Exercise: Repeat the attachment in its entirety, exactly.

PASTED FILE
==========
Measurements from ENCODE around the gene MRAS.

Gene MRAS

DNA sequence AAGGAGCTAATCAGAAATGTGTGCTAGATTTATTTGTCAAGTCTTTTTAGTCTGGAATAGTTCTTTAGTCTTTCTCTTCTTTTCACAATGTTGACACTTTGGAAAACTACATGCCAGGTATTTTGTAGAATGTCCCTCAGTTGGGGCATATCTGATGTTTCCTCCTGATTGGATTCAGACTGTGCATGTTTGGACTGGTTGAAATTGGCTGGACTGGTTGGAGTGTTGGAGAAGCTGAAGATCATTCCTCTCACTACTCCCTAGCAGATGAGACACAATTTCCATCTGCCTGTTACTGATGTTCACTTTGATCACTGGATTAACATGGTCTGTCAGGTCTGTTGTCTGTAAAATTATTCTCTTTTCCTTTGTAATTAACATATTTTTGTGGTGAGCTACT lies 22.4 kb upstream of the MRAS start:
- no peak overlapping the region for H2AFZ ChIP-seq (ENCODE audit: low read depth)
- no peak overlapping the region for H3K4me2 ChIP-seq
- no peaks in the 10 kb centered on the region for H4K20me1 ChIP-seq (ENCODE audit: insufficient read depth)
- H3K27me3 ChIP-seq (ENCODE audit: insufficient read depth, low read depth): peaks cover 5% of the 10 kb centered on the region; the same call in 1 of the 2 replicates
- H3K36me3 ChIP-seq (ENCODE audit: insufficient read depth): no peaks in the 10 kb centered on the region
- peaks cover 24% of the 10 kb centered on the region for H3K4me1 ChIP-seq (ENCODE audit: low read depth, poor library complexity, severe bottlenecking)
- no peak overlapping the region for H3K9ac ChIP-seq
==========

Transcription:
Measurements from ENCODE around the gene MRAS.

Gene MRAS

DNA sequence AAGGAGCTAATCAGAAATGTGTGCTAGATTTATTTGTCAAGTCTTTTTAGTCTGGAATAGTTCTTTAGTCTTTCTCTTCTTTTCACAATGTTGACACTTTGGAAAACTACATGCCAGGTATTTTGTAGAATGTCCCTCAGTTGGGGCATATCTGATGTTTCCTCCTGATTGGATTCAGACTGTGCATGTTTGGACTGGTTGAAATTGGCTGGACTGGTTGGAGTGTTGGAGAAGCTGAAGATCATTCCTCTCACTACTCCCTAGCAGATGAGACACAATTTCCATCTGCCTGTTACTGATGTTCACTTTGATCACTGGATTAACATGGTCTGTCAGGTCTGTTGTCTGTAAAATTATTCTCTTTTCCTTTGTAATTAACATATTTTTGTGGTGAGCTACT lies 22.4 kb upstream of the MRAS start:
- no peak overlapping the region for H2AFZ ChIP-seq (ENCODE audit: low read depth)
- no peak overlapping the region for H3K4me2 ChIP-seq
- no peaks in the 10 kb centered on the region for H4K20me1 ChIP-seq (ENCODE audit: insufficient read depth)
- H3K27me3 ChIP-seq (ENCODE audit: insufficient read depth, low read depth): peaks cover 5% of the 10 kb centered on the region; the same call in 1 of the 2 replicates
- H3K36me3 ChIP-seq (ENCODE audit: insufficient read depth): no peaks in the 10 kb centered on the region
- peaks cover 24% of the 10 kb centered on the region for H3K4me1 ChIP-seq (ENCODE audit: low read depth, poor library complexity, severe bottlenecking)
- no peak overlapping the region for H3K9ac ChIP-seq